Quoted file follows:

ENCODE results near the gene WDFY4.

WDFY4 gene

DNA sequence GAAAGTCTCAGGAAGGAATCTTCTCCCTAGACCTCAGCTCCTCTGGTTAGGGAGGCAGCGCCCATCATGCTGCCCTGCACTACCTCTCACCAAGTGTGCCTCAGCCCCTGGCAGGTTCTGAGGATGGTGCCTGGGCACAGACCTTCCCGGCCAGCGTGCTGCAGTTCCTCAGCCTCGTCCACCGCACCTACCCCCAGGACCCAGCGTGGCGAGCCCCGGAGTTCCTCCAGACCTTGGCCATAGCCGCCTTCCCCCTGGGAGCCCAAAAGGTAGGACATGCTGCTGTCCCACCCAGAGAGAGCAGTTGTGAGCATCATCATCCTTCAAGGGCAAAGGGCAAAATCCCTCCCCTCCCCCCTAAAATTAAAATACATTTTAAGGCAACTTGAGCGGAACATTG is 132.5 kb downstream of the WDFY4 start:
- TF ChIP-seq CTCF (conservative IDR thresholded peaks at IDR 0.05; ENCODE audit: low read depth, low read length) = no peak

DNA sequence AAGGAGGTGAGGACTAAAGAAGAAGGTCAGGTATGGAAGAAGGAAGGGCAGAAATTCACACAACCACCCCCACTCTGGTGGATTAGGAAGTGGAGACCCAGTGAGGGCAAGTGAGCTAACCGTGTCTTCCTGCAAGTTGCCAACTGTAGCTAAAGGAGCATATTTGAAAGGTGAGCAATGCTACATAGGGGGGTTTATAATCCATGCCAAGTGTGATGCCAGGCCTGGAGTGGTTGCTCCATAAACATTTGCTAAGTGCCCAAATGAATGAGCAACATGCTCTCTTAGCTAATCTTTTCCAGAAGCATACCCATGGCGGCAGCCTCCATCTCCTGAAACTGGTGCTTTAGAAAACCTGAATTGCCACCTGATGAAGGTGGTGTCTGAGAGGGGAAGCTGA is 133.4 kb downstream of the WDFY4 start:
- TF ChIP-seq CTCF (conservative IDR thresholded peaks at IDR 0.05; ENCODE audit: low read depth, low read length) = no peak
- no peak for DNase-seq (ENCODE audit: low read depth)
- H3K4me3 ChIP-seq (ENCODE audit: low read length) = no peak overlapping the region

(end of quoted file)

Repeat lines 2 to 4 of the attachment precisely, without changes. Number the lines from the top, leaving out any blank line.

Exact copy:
WDFY4 gene

DNA sequence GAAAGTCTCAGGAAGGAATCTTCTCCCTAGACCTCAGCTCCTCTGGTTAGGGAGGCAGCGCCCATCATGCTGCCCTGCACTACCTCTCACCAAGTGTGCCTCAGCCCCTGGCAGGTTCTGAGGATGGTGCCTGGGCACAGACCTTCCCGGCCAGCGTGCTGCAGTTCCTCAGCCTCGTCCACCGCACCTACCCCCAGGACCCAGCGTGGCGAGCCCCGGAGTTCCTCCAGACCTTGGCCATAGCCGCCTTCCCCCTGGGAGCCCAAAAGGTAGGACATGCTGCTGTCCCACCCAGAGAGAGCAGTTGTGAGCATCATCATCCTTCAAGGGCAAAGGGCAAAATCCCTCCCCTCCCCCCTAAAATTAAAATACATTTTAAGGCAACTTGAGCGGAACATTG is 132.5 kb downstream of the WDFY4 start:
- TF ChIP-seq CTCF (conservative IDR thresholded peaks at IDR 0.05; ENCODE audit: low read depth, low read length) = no peak